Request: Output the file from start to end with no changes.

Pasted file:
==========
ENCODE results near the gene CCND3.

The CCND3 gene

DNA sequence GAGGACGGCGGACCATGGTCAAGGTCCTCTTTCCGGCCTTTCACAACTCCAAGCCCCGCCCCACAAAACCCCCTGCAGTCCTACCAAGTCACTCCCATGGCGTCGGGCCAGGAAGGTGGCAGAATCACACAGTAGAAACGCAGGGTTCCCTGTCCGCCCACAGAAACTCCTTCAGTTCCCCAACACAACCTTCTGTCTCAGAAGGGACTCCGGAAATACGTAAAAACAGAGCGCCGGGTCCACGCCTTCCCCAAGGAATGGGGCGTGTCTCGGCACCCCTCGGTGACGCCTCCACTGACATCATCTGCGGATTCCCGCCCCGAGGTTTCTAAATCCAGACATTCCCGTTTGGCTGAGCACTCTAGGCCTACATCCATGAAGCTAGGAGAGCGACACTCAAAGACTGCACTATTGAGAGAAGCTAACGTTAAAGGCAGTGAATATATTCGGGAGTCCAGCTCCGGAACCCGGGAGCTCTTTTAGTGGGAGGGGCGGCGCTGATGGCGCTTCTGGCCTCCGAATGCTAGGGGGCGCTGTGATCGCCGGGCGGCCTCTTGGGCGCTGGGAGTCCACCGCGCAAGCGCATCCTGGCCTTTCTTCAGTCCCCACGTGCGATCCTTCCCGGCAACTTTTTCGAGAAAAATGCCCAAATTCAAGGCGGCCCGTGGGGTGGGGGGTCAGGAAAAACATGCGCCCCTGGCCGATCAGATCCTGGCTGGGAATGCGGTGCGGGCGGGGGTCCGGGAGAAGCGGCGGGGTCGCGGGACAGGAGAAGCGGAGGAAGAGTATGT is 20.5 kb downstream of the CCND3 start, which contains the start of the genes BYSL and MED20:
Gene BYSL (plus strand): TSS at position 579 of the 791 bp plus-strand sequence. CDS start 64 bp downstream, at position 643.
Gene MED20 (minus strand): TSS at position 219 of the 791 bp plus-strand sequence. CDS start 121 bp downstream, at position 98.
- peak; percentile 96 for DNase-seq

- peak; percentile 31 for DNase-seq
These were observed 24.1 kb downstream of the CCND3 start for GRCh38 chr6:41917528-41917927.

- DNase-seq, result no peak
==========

ENCODE results near the gene CCND3.

The CCND3 gene

DNA sequence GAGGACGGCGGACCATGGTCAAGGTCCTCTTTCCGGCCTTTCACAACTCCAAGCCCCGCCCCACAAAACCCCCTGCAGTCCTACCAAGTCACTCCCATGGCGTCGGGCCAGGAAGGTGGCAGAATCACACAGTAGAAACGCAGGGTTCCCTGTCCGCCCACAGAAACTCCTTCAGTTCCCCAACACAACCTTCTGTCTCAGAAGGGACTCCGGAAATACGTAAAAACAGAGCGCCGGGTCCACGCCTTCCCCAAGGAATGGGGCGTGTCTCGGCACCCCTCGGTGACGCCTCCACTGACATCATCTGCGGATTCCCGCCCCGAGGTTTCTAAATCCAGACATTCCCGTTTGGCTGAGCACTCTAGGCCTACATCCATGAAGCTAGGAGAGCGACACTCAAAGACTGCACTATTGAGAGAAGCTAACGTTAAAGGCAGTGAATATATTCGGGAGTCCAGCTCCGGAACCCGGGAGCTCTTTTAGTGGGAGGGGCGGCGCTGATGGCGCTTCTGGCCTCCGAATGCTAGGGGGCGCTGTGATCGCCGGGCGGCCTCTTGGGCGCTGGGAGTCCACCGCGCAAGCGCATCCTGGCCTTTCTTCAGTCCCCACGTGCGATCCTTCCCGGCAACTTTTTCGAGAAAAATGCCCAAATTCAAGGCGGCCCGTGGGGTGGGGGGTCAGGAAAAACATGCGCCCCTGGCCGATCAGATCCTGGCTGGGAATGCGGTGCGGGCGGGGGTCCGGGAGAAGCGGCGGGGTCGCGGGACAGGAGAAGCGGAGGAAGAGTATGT is 20.5 kb downstream of the CCND3 start, which contains the start of the genes BYSL and MED20:
Gene BYSL (plus strand): TSS at position 579 of the 791 bp plus-strand sequence. CDS start 64 bp downstream, at position 643.
Gene MED20 (minus strand): TSS at position 219 of the 791 bp plus-strand sequence. CDS start 121 bp downstream, at position 98.
- peak; percentile 96 for DNase-seq

- peak; percentile 31 for DNase-seq
These were observed 24.1 kb downstream of the CCND3 start for GRCh38 chr6:41917528-41917927.

- DNase-seq, result no peak